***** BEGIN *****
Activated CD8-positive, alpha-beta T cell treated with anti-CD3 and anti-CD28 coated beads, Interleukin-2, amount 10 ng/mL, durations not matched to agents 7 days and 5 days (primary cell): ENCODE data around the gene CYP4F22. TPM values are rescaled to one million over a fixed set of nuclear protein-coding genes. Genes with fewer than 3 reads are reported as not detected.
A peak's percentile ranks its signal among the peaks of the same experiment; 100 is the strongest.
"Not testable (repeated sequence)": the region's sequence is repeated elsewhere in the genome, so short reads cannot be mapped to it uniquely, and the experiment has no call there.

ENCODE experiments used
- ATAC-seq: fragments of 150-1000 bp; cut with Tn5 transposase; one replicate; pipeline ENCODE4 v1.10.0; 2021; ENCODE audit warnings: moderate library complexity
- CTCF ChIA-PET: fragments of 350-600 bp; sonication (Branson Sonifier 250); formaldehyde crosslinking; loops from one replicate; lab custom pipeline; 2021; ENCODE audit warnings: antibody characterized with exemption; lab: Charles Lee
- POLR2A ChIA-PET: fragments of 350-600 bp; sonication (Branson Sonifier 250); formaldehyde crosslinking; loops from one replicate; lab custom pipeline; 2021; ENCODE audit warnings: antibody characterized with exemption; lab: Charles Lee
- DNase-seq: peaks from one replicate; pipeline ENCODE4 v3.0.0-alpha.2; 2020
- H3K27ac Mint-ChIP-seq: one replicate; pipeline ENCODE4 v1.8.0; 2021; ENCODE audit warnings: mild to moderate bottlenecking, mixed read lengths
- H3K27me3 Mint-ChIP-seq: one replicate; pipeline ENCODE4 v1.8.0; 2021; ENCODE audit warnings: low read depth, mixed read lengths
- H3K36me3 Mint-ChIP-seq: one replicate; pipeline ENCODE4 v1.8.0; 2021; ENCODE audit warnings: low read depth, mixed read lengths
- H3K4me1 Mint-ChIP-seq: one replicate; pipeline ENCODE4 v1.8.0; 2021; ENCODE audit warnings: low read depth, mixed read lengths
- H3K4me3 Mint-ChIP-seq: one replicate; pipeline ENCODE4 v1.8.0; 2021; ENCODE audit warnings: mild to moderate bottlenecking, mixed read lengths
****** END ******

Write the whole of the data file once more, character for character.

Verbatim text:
Activated CD8-positive, alpha-beta T cell treated with anti-CD3 and anti-CD28 coated beads, Interleukin-2, amount 10 ng/mL, durations not matched to agents 7 days and 5 days (primary cell): ENCODE data around the gene CYP4F22. TPM values are rescaled to one million over a fixed set of nuclear protein-coding genes. Genes with fewer than 3 reads are reported as not detected.
A peak's percentile ranks its signal among the peaks of the same experiment; 100 is the strongest.
"Not testable (repeated sequence)": the region's sequence is repeated elsewhere in the genome, so short reads cannot be mapped to it uniquely, and the experiment has no call there.

ENCODE experiments used
- ATAC-seq: fragments of 150-1000 bp; cut with Tn5 transposase; one replicate; pipeline ENCODE4 v1.10.0; 2021; ENCODE audit warnings: moderate library complexity
- CTCF ChIA-PET: fragments of 350-600 bp; sonication (Branson Sonifier 250); formaldehyde crosslinking; loops from one replicate; lab custom pipeline; 2021; ENCODE audit warnings: antibody characterized with exemption; lab: Charles Lee
- POLR2A ChIA-PET: fragments of 350-600 bp; sonication (Branson Sonifier 250); formaldehyde crosslinking; loops from one replicate; lab custom pipeline; 2021; ENCODE audit warnings: antibody characterized with exemption; lab: Charles Lee
- DNase-seq: peaks from one replicate; pipeline ENCODE4 v3.0.0-alpha.2; 2020
- H3K27ac Mint-ChIP-seq: one replicate; pipeline ENCODE4 v1.8.0; 2021; ENCODE audit warnings: mild to moderate bottlenecking, mixed read lengths
- H3K27me3 Mint-ChIP-seq: one replicate; pipeline ENCODE4 v1.8.0; 2021; ENCODE audit warnings: low read depth, mixed read lengths
- H3K36me3 Mint-ChIP-seq: one replicate; pipeline ENCODE4 v1.8.0; 2021; ENCODE audit warnings: low read depth, mixed read lengths
- H3K4me1 Mint-ChIP-seq: one replicate; pipeline ENCODE4 v1.8.0; 2021; ENCODE audit warnings: low read depth, mixed read lengths
- H3K4me3 Mint-ChIP-seq: one replicate; pipeline ENCODE4 v1.8.0; 2021; ENCODE audit warnings: mild to moderate bottlenecking, mixed read lengths